If you need help with your muscle-building nutrition, then check out our bespoke nutrition coaching here.
Remember that points 1, 2 and 3 above have to ALL be in place. If you eat a calorie surplus but don’t have a great muscle-growth programme, the excess calories will get stored as fat. If you have a great programme but don’t have enough fuel (ie, you are in a big calorie deficit), you won’t build any muscle and could even lose what you have. Without protein you won’t have the building blocks for muscle protein synthesis (muscle gains). The graphs above show what the possible outcomes are from eating in a calorie surplus.
Muscle Building Tip #4: Get enough sleep
Rest, relaxation and sleep are vitally important to maximise muscle gain.
Real muscle growth does not occur in the gym – what feels like bigger guns after a bicep curl is just the short-lived ‘pump’ caused by increased blood flow. At the end of your workout your muscles will actually be smaller than when you started because your workout, if it was any good, will have damaged the muscle fibre (see above).
The repair-and-replace process that results in muscle gain takes place between workouts when you are at rest and asleep. Stress (which produces cortisol) and poor sleep inhibit muscle growth, so it is crucial you get undisturbed shuteye for seven to eight hours a night to maximise your muscle-building results.
Muscle Building Tip #5: Don’t stress about the stuff you can’t control
When it comes to gaining muscle mass, as well as things you have command over, there are several very influential factors that you don’t. There is no point stressing about these, just focus on the three points above.
Some factors that affect your efforts to build muscle mass are:
a) Your sex. Women naturally have smaller muscles and less testosterone than men.
b) Your age. It is harder to build and maintain muscle as we age. Our muscles naturally start to atrophy beyond our thirties, so it is a good idea to include weight training as part of your daily schedule throughout your life. Use it or lose it!
c) Your genetic capacity. Not everyone can have great muscle; there is a limit to how much muscle we as individuals can each gain. Different ethnicities will have varying muscle mass potential too.
d) Your height. Whilst how tall you are doesn’t affect the muscle-building process, from an aesthetic point of view, a tall person will have to gain more muscle mass than a short person to look as muscled. That’s because on shorter limbs, the same quantity of muscle tissue will have a bigger circumference than on longer limbs.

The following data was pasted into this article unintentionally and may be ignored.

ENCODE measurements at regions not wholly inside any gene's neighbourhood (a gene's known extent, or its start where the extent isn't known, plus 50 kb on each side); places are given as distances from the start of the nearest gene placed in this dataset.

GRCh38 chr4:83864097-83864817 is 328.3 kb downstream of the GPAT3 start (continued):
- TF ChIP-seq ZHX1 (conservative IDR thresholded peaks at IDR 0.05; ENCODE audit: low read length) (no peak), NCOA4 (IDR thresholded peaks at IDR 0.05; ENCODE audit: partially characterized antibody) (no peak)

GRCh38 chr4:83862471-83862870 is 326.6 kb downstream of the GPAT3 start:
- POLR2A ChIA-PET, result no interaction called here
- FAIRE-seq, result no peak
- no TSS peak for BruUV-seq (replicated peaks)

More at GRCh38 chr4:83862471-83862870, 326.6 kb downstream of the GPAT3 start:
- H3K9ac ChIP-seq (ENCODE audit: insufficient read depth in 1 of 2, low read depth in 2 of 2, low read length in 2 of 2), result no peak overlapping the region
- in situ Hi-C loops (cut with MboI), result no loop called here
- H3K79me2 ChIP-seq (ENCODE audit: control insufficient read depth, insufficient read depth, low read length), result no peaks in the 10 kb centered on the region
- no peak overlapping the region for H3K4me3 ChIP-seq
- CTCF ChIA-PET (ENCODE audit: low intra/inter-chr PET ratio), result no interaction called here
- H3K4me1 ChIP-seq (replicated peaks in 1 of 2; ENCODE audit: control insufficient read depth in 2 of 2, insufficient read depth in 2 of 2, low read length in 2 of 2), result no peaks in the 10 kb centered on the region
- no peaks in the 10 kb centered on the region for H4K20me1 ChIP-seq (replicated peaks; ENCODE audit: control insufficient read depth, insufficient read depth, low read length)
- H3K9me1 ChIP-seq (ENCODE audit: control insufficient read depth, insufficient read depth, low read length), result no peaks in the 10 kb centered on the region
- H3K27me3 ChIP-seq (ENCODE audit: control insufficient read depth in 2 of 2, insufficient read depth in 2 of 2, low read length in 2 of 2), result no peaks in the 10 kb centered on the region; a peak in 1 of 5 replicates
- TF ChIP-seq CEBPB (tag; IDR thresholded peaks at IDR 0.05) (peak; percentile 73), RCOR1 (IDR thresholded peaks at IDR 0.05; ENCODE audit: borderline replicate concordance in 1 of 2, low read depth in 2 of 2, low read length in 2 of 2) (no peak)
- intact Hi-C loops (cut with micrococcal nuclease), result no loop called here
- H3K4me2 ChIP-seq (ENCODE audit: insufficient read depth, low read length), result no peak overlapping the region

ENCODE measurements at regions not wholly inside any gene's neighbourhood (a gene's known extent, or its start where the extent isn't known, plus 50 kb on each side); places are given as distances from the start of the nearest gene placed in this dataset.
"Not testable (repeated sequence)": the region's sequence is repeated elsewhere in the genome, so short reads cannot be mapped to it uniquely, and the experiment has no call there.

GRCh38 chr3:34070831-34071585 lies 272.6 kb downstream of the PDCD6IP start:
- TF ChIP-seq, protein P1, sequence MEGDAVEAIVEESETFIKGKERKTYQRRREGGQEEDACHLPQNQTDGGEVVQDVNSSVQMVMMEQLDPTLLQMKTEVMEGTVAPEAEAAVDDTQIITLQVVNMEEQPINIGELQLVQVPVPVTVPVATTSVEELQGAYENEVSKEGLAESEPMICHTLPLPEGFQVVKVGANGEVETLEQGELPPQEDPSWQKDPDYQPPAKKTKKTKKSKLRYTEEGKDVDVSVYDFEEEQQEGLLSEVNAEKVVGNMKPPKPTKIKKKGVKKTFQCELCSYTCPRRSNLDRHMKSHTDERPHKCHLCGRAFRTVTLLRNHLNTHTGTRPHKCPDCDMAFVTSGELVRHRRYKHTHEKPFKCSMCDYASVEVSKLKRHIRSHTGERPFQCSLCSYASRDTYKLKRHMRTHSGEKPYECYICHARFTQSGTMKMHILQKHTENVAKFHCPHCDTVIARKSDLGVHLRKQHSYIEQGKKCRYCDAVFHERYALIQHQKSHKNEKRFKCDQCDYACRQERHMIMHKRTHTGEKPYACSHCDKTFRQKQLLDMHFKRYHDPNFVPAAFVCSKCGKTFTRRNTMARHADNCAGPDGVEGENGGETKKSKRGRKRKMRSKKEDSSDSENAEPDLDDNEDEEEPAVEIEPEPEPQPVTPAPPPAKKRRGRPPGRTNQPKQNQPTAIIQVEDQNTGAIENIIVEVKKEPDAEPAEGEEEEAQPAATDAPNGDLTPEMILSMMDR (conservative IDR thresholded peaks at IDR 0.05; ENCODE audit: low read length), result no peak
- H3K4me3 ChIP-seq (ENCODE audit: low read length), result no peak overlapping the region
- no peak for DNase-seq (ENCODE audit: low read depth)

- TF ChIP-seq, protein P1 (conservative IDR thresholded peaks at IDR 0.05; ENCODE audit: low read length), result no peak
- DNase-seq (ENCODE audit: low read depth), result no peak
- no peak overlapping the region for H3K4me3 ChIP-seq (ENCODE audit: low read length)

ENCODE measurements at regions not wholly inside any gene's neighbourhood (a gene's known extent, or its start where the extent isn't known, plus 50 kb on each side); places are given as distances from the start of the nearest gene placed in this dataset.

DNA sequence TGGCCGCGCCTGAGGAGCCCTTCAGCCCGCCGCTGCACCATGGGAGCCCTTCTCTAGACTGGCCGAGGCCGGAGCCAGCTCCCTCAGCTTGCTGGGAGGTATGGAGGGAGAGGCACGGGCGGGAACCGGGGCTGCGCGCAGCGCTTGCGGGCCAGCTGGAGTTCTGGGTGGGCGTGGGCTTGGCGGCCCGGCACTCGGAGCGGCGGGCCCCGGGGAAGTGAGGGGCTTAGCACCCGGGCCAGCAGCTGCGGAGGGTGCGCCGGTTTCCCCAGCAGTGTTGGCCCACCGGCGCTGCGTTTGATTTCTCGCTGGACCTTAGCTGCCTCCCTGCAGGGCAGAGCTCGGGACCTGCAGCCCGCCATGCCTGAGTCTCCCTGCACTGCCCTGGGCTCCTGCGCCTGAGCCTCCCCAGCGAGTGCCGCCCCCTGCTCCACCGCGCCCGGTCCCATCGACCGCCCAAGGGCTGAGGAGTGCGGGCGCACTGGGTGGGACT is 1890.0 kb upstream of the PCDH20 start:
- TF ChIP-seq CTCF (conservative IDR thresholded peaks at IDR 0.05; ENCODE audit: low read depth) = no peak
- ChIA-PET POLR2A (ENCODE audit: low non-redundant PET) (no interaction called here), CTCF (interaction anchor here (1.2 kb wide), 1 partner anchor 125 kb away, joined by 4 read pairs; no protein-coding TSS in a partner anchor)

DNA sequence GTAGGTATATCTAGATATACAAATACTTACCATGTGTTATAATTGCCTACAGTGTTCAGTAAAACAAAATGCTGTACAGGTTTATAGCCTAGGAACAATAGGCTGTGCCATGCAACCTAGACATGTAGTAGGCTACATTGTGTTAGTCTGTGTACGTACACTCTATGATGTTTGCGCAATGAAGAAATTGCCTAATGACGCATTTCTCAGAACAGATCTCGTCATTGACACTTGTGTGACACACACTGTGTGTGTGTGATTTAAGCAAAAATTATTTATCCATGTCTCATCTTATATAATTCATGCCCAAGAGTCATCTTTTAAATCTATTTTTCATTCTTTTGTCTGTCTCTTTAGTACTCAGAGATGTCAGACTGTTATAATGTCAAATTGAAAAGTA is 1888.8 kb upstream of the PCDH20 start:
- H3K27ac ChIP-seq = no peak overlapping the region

e) Your training age (how long you have been training). If you are new to muscle-building, you have the potential to make much bigger, faster gains than someone who has been doing it for years. This is because your muscles will be new to the stimulus and will adapt quickly. After a long time training you get closer to – and ultimately reach – your genetic capacity for muscle gain, so progress dwindles and eventually stops.
f) Your hormones. The male hormone testosterone is present in both men and women (men have more) but can vary greatly. Low testosterone will inhibit muscle growth no matter how optimised your training programme and diet are. Testosterone replacement therapy (TRT) is available to overcome low levels.
Muscle Building Tip #6: Measure it with DEXA
If fat remains unchanged, an increase in muscle mass will mean an increase in your weight on the scale. And a ‘typical’ weight increase to signify optimal muscle gain might be half-to-one-percent of total body weight per month. At the low end, that’s about 350g (12oz) per month for a person weighing 70kg (11 stone or 154lbs).
But everyone is different (and see Tip #4 above) so the variability of results between individuals means that overall lean mass (and weight) could rise much faster, fall or stay the same. And whatever happens to your weight would give you no clue to changes in body composition.
As an example, look at the DEXA scan results below for a genetically-blessed male who achieved 2.8kg of fat loss and 3.3kg of lean gain in ten months. Over that period, his weight increased by just half a kilo (one pound), about 0.6% of his total body weight. So the scale would suggest his efforts had gone nowehere when he’s actually achieved a very impressive body recomposition of 6.1kg.
As you can seen, a DEXA body scan will validate your efforts by accurately measuring even small changes in lean mass. DEXA provides certainty for those looking to gain muscle because it is highly consistent between scans. DEXA’s consistency is particularly important for muscle-building because of the slow pace at which muscle-gain occurs.
As well as total muscle mass, DEXA reveals imbalances in muscle mass, not just left to right but between the main regions of the body (arms, legs and trunk).
You can book your first DEXA scan here and return every three to four months to check the progress of your muscle-building regimen. It is very common for muscle-gainers to gain a kilo of fat for every kilo of lean mass. That means their programme is not optimised or the surplus is too big, or both.
Muscle Building Summary
If you want to gain muscle mass you need to be highly consistent in your nutrition and your training programme. Hit the gym at least 3-4 times a week for 60-90 minutes each time, working out with volume, intensity and maintaining excellent technique. Eat slightly above maintenance with protein intake of about 2g per kilo of body weight. Measure your progress with a DEXA scan every 3-4 months to make sure that what you are doing is working.